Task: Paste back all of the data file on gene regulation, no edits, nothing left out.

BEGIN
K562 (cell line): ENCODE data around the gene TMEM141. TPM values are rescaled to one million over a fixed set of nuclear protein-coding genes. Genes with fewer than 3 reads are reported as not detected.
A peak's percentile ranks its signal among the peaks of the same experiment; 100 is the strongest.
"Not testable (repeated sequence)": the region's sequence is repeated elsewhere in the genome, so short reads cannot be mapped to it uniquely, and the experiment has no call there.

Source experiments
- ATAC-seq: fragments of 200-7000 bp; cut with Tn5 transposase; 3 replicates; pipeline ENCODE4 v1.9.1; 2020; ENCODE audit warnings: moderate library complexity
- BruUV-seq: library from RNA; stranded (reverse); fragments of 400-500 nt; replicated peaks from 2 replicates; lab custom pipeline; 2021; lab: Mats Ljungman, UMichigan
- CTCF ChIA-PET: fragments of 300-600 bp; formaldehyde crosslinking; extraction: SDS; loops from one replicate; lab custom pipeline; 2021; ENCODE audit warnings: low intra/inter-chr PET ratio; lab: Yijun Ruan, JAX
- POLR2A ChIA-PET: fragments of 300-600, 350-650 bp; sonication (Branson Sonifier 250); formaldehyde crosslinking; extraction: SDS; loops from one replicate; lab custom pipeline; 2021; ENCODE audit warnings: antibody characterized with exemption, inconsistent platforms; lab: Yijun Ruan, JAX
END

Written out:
K562 (cell line): ENCODE data around the gene TMEM141. TPM values are rescaled to one million over a fixed set of nuclear protein-coding genes. Genes with fewer than 3 reads are reported as not detected.
A peak's percentile ranks its signal among the peaks of the same experiment; 100 is the strongest.
"Not testable (repeated sequence)": the region's sequence is repeated elsewhere in the genome, so short reads cannot be mapped to it uniquely, and the experiment has no call there.

Source experiments
- ATAC-seq: fragments of 200-7000 bp; cut with Tn5 transposase; 3 replicates; pipeline ENCODE4 v1.9.1; 2020; ENCODE audit warnings: moderate library complexity
- BruUV-seq: library from RNA; stranded (reverse); fragments of 400-500 nt; replicated peaks from 2 replicates; lab custom pipeline; 2021; lab: Mats Ljungman, UMichigan
- CTCF ChIA-PET: fragments of 300-600 bp; formaldehyde crosslinking; extraction: SDS; loops from one replicate; lab custom pipeline; 2021; ENCODE audit warnings: low intra/inter-chr PET ratio; lab: Yijun Ruan, JAX
- POLR2A ChIA-PET: fragments of 300-600, 350-650 bp; sonication (Branson Sonifier 250); formaldehyde crosslinking; extraction: SDS; loops from one replicate; lab custom pipeline; 2021; ENCODE audit warnings: antibody characterized with exemption, inconsistent platforms; lab: Yijun Ruan, JAX